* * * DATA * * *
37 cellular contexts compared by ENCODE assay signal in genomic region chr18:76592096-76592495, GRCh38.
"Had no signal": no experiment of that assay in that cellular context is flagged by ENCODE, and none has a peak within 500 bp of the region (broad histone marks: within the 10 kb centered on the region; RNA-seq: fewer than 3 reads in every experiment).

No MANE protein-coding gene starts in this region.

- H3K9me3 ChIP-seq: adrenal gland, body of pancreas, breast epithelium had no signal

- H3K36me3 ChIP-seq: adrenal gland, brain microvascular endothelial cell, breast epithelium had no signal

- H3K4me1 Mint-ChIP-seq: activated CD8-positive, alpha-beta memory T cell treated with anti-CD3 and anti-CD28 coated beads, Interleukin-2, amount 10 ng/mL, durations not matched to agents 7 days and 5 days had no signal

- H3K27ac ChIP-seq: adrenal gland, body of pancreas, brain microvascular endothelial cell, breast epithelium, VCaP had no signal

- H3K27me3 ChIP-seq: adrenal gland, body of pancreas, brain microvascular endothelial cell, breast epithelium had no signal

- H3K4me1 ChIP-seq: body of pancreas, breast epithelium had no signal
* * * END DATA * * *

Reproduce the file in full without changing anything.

37 cellular contexts compared by ENCODE assay signal in genomic region chr18:76592096-76592495, GRCh38.
"Had no signal": no experiment of that assay in that cellular context is flagged by ENCODE, and none has a peak within 500 bp of the region (broad histone marks: within the 10 kb centered on the region; RNA-seq: fewer than 3 reads in every experiment).

No MANE protein-coding gene starts in this region.

- H3K9me3 ChIP-seq: adrenal gland, body of pancreas, breast epithelium had no signal

- H3K36me3 ChIP-seq: adrenal gland, brain microvascular endothelial cell, breast epithelium had no signal

- H3K4me1 Mint-ChIP-seq: activated CD8-positive, alpha-beta memory T cell treated with anti-CD3 and anti-CD28 coated beads, Interleukin-2, amount 10 ng/mL, durations not matched to agents 7 days and 5 days had no signal

- H3K27ac ChIP-seq: adrenal gland, body of pancreas, brain microvascular endothelial cell, breast epithelium, VCaP had no signal

- H3K27me3 ChIP-seq: adrenal gland, body of pancreas, brain microvascular endothelial cell, breast epithelium had no signal

- H3K4me1 ChIP-seq: body of pancreas, breast epithelium had no signal